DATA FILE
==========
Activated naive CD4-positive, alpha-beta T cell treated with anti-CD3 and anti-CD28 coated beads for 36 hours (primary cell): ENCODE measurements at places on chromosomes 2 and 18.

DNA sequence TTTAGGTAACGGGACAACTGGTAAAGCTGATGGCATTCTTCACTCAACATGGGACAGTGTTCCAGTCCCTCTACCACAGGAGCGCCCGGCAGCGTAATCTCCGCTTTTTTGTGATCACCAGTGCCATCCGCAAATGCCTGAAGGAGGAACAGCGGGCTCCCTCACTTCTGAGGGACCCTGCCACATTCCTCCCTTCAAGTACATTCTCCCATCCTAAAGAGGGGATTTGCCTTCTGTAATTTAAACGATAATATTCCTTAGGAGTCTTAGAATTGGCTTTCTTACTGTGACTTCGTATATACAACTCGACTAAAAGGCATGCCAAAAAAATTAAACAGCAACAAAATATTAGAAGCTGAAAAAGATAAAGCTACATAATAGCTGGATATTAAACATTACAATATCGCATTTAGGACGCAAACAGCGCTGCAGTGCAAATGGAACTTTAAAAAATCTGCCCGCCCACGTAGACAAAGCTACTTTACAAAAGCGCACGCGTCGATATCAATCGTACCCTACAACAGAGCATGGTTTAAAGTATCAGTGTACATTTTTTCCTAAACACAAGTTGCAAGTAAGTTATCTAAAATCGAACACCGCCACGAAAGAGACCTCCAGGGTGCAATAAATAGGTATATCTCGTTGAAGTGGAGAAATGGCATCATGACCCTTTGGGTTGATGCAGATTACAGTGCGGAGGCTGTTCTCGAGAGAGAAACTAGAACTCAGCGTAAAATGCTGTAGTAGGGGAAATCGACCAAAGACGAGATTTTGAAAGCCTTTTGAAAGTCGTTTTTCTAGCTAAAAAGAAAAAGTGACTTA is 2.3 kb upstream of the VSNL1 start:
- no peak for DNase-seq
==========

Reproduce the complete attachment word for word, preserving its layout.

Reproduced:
Activated naive CD4-positive, alpha-beta T cell treated with anti-CD3 and anti-CD28 coated beads for 36 hours (primary cell): ENCODE measurements at places on chromosomes 2 and 18.

DNA sequence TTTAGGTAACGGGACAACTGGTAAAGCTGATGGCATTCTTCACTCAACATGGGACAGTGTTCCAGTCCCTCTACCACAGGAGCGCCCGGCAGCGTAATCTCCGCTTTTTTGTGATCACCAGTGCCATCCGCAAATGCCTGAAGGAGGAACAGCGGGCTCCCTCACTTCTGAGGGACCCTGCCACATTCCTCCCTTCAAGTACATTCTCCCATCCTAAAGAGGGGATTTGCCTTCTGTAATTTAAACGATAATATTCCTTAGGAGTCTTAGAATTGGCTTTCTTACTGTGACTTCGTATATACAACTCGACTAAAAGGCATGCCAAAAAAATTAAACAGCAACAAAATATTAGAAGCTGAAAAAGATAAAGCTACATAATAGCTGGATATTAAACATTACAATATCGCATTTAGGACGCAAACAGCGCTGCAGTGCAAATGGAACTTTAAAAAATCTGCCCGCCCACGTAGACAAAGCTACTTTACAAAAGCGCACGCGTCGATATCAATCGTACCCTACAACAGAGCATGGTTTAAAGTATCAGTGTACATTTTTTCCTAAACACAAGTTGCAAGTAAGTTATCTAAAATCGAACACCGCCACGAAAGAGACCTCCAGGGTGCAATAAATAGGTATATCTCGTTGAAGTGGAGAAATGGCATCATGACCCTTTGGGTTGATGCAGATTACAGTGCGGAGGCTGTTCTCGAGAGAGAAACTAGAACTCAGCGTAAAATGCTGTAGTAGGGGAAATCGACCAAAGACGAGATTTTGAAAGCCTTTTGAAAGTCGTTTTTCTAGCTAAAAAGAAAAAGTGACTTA is 2.3 kb upstream of the VSNL1 start:
- no peak for DNase-seq